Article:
U.S. household wealth has hit record levels. U.S. stock prices recently hit all-time highs. Inflation is nearing the Federal Reserve's 2.0 % goal, and the world economy including the once-sick Eurozone has skirted the risk of a deep new downturn.
By the middle of next year, Federal Reserve Bank of Boston President Eric Rosengren says he expects unemployment to fall to 4.7% and inflation to beat the Fed's 2% target, leaving policymakers at risk of having to squelch the recovery with faster-than-expected rate increases.
Market volatility is low, U.S. census data shows income gains have reached the middle class, and workers are clawing back a larger share of national income. For now, at least, no international risk stands out and inflation may even be picking up.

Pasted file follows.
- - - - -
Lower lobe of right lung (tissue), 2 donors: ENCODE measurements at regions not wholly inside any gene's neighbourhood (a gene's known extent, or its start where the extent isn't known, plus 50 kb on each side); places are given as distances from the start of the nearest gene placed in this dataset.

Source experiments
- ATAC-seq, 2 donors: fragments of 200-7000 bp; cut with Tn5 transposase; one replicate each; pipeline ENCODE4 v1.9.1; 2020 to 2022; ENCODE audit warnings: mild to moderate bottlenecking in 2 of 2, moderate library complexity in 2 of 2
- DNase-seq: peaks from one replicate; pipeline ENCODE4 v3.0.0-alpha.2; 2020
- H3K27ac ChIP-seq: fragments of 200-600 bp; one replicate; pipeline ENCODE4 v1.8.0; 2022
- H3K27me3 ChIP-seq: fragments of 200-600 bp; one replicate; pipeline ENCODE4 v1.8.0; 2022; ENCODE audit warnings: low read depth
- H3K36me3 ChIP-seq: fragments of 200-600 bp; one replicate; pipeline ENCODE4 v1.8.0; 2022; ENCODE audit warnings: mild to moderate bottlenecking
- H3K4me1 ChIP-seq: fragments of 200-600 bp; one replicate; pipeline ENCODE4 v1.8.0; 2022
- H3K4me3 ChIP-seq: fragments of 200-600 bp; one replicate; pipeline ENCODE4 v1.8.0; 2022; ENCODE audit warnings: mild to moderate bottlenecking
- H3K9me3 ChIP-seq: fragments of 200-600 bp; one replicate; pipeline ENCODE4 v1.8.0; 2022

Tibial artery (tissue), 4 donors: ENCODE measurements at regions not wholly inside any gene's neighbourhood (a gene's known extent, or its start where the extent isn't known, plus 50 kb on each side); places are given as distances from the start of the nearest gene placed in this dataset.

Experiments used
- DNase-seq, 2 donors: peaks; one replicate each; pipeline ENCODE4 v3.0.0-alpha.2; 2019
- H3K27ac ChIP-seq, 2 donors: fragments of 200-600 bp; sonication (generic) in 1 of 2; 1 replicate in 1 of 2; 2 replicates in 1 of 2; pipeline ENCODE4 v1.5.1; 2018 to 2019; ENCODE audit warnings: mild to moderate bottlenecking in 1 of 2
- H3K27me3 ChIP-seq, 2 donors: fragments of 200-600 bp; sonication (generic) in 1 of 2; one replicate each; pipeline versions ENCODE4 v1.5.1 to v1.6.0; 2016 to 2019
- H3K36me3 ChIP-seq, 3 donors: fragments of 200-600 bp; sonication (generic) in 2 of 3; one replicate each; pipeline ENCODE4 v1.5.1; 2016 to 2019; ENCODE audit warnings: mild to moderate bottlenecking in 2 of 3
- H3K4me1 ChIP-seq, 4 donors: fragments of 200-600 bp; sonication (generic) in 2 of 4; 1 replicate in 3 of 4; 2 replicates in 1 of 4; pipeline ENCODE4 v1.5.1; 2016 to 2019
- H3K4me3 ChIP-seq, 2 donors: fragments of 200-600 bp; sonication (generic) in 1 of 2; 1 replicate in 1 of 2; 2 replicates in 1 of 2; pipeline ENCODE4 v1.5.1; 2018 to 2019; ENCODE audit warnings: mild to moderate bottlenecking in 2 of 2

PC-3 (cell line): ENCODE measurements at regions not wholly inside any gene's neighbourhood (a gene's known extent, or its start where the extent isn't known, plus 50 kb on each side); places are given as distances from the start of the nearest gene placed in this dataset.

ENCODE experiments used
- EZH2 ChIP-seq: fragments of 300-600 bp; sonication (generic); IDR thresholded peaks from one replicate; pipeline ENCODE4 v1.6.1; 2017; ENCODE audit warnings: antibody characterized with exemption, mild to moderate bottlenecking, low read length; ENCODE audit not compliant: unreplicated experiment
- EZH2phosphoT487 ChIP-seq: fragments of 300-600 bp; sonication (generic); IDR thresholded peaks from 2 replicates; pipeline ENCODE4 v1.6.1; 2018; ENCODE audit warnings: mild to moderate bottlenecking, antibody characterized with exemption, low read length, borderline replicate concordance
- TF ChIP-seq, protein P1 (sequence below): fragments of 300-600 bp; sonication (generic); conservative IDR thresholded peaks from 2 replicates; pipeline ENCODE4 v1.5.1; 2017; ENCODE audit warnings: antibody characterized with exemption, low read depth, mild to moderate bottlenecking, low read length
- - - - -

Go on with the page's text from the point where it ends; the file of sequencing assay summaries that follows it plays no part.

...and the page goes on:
Schooled in economic thinking that confines monetary policy to the short run, central bankers gathering in Jackson Hole, Wyoming, are grappling with a singular change: whether they can take over as guardians of long-term growth with programs that may stay in place and influence markets for decades to come.
New regulations have made the financial system safer but have also strengthened the market position of the largest banks and may discourage innovation, St. Louis Fed President James Bullard said on Thursday.
The Federal Reserve's carefully scripted decision to raise interest rates last December, and begin a return to "normal" policy, may now become a nightmare for the U.S. central bank if an economic downturn forces a return to unconventional methods.